Insurance professionals joined our round table to discuss perceptions of Biba's role within the industry
Chair: Elliot Lane Insurance Times
Allan Clare NFU Mutual
Richard Hawkes Groupama
Clair Hayward Mansion House
David Partington Marsh UK
Steve Wong Willis
Hala Melcon Jardine Lloyd Thompson
Eric Galbraith, chief executive Biba
' Chair: I just wanted to quote something that you said recently about Biba and attracting young people to the association. “The issue of young members cuts across every single aspect of our industry at the moment. The whole question of making sure that young members feel there is something valuable in the trade body and that builds up the reputation of the industry is the most important part of what we do.” What are you going to do at the conference to try to promote to young people the benefits of Biba and broking?
Eric Galbraith: We have tried to attract younger members this year by making it easier and cheaper for the firms to send young staff along, even for one day. There is a day pass for the Friday, which is not quite a whole day but at least will allow them to see the exhibitors and come along to a couple of the plenary sessions. We've opened up the bursary side of it and there are almost double the numbers coming along, however there is still a relatively small number of younger staff allowed to come. We need to break down barriers so that principals, directors and firms will say 'Yes, we think it's a good idea for individuals to come along'.
Richard Hawkes: I attended Biba for the first time last year in Glasgow. Lots of people told me that the same people attend every year, albeit with some different hats on. You need to encourage more people to come along. Would it be fair to say that last year's conference didn't have the same number of attendees as previous years?
Galbraith: It had more. The information that was publicised in the press quoted around 80 firms, but in fact we had over 200 firms at last year's conference.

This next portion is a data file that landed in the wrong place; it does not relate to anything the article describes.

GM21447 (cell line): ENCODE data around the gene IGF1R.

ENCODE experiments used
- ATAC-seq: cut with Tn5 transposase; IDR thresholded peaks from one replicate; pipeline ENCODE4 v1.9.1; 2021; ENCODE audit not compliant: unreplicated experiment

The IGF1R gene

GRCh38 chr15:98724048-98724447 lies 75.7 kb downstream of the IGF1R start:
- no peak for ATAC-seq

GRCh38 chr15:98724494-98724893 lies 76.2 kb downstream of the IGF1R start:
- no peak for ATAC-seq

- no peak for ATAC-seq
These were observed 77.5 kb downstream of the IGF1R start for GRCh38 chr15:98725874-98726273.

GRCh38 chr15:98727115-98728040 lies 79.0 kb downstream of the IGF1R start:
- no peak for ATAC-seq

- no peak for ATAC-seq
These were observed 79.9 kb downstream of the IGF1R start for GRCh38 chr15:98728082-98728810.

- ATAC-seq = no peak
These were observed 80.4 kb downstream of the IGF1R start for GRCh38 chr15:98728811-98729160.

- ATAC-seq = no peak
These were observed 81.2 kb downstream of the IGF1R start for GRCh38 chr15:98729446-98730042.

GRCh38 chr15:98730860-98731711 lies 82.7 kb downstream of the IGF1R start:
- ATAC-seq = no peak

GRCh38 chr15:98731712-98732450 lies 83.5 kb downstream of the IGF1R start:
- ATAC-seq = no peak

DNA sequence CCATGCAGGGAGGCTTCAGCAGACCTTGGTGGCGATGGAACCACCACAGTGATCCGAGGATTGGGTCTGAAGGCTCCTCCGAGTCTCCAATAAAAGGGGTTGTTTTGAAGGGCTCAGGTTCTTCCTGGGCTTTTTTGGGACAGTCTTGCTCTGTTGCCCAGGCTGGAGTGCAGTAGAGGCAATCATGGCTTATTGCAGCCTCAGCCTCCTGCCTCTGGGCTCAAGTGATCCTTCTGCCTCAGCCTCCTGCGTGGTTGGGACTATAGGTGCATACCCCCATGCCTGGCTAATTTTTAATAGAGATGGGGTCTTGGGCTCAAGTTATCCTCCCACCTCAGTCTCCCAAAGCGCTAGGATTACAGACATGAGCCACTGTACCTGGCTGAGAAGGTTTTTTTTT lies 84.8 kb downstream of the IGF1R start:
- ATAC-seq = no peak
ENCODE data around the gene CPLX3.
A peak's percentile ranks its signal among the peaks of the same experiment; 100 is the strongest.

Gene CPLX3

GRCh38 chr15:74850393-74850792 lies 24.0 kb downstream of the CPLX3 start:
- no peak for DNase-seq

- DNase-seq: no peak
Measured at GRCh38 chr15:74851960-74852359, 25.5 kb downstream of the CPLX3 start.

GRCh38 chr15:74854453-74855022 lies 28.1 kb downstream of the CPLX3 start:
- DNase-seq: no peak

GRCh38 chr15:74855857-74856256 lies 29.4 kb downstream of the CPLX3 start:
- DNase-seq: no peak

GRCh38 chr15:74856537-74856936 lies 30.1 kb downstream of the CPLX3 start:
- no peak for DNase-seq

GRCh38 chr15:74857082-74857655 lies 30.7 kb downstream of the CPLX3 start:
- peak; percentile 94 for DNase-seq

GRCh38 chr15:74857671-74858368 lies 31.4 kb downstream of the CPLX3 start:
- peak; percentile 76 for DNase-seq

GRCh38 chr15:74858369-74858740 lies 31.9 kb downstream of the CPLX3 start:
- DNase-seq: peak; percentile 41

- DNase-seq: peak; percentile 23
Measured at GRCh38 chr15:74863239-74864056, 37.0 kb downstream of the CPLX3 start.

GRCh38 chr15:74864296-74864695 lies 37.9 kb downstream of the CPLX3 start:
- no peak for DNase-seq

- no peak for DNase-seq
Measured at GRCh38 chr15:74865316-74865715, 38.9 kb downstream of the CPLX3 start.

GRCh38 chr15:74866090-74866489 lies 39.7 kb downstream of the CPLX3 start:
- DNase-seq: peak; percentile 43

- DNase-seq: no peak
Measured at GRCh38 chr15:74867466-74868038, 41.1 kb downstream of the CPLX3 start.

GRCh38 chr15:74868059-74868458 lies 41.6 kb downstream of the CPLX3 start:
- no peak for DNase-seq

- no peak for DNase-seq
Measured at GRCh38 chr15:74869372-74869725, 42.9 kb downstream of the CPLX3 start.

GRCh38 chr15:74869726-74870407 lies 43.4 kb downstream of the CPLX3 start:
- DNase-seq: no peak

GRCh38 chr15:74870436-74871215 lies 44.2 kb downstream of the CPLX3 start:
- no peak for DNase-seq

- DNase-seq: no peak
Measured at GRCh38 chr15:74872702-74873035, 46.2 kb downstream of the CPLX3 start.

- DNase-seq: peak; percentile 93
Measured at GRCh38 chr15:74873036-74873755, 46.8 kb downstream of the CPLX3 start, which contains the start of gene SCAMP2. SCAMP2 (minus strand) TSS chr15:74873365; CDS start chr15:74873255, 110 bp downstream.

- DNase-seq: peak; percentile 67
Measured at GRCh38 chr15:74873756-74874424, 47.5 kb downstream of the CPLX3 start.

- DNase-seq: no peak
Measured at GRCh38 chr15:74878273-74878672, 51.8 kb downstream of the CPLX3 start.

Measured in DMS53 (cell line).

Chair: 80 firms exhibiting?
Eric Galbraith: No, brokers. Every year we try to improve the number of broking firms attending, and Glasgow was the biggest yet in terms of the number of broking firms and the number of people present. Having said that, I still think we should aim to attract more people to come along so they can see what's going on in the industry. They could visit for one day, or attend for specific events such as to see some our interesting speakers. We're not just sitting back and saying that's enough. Our sponsors, for example, want senior people to come along, who will, on many occasions, have also attended last year, because those are senior people in broking organisations. But I want to see younger members taking an interest in what's going on in the industry too.
David Partington: Isn't part of the issue, and you can correct me if I'm wrong, that the Biba conference is generally used as corporate entertainment?
Galbraith: It's a very useful vehicle for sponsors to ensure that they are getting closer to their main producers, and it's also a very good networking event. An issue arising from the last conference was that people said they didn't have time to network at the exhibition as there were so many interesting events with plenary speakers. We're now trying to allow more time for people to network, which is very important, a lot of business goes on around the conference.
Chair: Something else that is never quite promoted enough is what the conference leads to and what it generates, whereas the Monte Carlo Rendezvous is known for doing business. Is location the problem?
Clair Hayward: It's the same situation with RIMS in the US – it's a conference but it's there predominantly for networking and doing business.
Hala Melcon: Well this is insurance. It's a relationship for your business. You won't get anywhere unless you network and meet people, and the trust is usually based upon people that you know. I think attending these so-called conferences is a big aspect of the job.
Chair: As the industry moves closer to Europe could there be a Biba conference in France or Eastern Europe?
Galbraith: I've only been at Biba for a year and a half and there have already been discussions about whether we take the conference elsewhere. We are limited by its size however, as it is huge for a conference and it needs a particular venue.
Some of the venues, like Birmingham and London, are so expensive that it, quite frankly, knocks a lot out of the benefits of doing it. Places that are developing, such as Manchester, Glasgow, or Newcastle are possibilities. I wouldn't rule out a European venue, but getting a number of people out of their business day to go to Paris or Barcelona might not be possible and it might affect the conference.
Allan Clare: Outside of the networking and the exhibition side, what is the purpose of the conference?
Galbraith: The main purpose is as an industry conference. It's for networking, getting a conference together and giving a platform for various issues. Some of the plenary speakers don't actually talk about insurance, but they talk about things happening in the world or in business effectively.
Hayward: I don't think people from the industry necessarily recognise that there are some really good quality speakers, and that we actually get these people to come into our industry.